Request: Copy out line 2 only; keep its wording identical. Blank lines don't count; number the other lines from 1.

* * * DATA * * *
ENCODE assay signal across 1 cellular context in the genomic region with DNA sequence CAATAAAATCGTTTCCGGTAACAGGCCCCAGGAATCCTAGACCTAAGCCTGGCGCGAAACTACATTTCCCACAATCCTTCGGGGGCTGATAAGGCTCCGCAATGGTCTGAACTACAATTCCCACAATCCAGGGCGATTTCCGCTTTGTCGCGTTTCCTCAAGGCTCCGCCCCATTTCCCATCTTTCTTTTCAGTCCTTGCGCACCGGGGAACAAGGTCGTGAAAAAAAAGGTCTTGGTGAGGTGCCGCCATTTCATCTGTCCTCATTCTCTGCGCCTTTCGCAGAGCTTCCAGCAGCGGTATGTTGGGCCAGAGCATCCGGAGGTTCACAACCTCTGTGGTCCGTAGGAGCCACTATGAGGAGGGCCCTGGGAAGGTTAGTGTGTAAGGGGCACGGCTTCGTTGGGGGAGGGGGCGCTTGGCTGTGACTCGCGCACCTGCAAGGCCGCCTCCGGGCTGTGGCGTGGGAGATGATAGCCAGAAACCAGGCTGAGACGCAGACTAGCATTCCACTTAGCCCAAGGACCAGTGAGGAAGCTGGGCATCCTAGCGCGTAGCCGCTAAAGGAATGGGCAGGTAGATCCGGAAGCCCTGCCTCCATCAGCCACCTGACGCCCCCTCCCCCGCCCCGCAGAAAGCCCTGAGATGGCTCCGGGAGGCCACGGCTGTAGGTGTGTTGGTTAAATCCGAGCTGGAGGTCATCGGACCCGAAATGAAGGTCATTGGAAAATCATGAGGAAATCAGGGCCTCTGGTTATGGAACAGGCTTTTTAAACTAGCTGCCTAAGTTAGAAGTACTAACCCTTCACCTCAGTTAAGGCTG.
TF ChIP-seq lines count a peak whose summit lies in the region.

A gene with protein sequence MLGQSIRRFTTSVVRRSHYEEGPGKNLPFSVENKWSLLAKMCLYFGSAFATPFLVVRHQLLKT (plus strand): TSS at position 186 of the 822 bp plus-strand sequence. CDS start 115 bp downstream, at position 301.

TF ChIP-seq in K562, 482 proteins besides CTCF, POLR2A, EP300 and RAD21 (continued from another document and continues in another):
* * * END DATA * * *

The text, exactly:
TF ChIP-seq lines count a peak whose summit lies in the region.